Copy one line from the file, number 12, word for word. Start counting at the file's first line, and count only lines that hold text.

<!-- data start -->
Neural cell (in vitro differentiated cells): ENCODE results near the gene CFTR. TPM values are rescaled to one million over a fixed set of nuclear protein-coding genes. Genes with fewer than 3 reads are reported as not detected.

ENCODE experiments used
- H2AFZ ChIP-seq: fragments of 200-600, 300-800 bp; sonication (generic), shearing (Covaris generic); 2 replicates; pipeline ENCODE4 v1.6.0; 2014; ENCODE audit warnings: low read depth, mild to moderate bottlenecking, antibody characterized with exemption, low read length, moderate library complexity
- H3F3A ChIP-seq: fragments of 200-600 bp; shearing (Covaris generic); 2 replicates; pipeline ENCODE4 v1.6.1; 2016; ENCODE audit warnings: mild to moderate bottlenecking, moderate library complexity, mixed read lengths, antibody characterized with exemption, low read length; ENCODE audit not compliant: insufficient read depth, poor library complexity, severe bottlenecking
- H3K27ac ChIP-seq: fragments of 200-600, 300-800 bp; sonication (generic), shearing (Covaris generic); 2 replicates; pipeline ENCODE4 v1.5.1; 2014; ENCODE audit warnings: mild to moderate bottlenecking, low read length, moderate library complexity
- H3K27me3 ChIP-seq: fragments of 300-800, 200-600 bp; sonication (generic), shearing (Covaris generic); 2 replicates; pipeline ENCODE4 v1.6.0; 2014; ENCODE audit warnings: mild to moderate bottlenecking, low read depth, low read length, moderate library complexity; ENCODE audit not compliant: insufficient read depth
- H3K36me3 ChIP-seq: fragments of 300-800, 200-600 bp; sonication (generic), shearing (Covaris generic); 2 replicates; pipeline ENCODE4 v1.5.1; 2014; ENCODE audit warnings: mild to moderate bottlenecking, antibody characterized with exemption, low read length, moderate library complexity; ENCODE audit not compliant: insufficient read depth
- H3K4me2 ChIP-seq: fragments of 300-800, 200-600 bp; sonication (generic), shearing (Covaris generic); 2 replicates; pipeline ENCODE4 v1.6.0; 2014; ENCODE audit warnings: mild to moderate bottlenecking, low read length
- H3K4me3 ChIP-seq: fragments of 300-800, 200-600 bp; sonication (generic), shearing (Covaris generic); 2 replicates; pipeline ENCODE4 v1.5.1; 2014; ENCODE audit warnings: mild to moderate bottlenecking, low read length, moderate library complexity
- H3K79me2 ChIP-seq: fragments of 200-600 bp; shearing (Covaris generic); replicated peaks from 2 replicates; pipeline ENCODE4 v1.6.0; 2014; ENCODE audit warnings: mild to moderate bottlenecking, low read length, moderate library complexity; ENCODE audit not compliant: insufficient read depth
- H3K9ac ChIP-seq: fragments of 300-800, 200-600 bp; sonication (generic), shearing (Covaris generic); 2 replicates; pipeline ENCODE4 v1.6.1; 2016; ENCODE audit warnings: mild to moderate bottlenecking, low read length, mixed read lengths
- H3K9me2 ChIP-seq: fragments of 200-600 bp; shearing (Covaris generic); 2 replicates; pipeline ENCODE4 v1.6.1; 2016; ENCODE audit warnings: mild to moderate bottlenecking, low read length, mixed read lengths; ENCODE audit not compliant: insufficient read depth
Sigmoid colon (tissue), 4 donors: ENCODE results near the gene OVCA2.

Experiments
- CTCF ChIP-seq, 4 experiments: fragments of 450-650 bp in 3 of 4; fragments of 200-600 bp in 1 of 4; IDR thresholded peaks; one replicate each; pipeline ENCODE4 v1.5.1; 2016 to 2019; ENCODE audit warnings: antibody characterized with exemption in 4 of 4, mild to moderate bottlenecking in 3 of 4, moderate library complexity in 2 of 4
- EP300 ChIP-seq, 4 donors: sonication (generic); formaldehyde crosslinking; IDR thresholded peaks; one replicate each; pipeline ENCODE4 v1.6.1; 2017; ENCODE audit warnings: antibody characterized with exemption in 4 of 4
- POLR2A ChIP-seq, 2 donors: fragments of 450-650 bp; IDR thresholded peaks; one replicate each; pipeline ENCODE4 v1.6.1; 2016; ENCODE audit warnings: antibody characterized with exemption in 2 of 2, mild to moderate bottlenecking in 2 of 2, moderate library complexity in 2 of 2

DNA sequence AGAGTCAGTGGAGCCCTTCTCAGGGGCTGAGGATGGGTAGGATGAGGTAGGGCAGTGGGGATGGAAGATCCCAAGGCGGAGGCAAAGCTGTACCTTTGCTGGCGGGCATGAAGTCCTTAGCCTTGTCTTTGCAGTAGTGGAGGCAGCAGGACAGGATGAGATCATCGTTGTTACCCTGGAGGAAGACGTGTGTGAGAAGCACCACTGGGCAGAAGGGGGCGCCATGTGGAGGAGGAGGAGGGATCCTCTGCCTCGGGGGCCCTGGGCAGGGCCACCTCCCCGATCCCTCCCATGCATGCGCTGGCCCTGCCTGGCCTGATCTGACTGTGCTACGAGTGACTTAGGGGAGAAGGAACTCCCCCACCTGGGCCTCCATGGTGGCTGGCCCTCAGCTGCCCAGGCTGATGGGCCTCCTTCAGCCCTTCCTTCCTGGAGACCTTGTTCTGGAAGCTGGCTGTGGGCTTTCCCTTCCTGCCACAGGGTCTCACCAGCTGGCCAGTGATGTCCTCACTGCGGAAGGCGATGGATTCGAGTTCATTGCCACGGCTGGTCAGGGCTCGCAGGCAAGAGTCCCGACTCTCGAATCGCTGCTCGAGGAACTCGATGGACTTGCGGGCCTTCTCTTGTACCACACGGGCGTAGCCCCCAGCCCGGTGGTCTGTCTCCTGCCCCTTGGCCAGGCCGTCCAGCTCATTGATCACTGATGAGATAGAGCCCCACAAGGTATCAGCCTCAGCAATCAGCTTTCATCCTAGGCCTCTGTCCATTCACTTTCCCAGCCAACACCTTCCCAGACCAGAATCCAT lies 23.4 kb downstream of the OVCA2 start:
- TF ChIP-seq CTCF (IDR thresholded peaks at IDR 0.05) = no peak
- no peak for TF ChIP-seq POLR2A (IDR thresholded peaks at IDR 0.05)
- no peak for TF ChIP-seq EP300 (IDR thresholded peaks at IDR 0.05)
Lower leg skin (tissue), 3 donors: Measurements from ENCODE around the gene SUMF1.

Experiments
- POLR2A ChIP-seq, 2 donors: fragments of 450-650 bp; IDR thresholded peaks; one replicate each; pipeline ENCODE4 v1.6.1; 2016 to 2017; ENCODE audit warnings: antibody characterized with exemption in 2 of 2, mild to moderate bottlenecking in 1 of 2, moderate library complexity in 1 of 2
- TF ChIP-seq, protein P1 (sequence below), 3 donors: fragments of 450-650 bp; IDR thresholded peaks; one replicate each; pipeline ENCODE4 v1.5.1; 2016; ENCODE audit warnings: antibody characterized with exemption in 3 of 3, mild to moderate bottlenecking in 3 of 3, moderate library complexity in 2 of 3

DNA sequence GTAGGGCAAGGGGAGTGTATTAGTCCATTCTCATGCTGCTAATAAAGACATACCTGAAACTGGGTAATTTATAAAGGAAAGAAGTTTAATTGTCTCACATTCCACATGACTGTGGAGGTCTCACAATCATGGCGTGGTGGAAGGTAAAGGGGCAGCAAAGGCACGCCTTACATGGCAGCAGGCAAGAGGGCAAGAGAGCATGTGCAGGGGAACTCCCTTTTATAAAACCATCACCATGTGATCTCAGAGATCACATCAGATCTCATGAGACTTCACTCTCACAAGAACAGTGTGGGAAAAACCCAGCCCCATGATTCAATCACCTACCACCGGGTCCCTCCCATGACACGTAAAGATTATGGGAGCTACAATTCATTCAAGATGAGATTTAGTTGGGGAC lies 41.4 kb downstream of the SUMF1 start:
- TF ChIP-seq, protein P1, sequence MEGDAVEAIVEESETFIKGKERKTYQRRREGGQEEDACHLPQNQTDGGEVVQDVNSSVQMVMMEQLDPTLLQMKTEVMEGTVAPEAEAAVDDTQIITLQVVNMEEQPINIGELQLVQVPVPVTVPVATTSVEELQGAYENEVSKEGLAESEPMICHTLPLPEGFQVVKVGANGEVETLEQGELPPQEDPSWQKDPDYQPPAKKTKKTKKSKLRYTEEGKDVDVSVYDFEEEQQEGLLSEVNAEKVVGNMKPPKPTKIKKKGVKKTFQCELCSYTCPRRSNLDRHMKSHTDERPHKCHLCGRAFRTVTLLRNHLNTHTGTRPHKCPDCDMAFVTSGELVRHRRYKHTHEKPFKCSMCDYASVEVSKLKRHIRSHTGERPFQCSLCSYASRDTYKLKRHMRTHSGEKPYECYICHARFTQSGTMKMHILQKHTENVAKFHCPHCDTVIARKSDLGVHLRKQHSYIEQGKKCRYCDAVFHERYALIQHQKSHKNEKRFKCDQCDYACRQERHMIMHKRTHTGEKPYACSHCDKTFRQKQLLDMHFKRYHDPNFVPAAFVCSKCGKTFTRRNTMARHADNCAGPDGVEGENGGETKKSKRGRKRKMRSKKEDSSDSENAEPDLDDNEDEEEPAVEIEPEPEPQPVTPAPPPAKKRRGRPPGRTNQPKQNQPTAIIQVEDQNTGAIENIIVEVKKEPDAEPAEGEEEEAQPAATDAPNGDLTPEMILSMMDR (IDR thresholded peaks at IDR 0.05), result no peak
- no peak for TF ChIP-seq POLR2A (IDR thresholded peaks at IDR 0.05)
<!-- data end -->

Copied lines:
- H3K9me2 ChIP-seq: fragments of 200-600 bp; shearing (Covaris generic); 2 replicates; pipeline ENCODE4 v1.6.1; 2016; ENCODE audit warnings: mild to moderate bottlenecking, low read length, mixed read lengths; ENCODE audit not compliant: insufficient read depth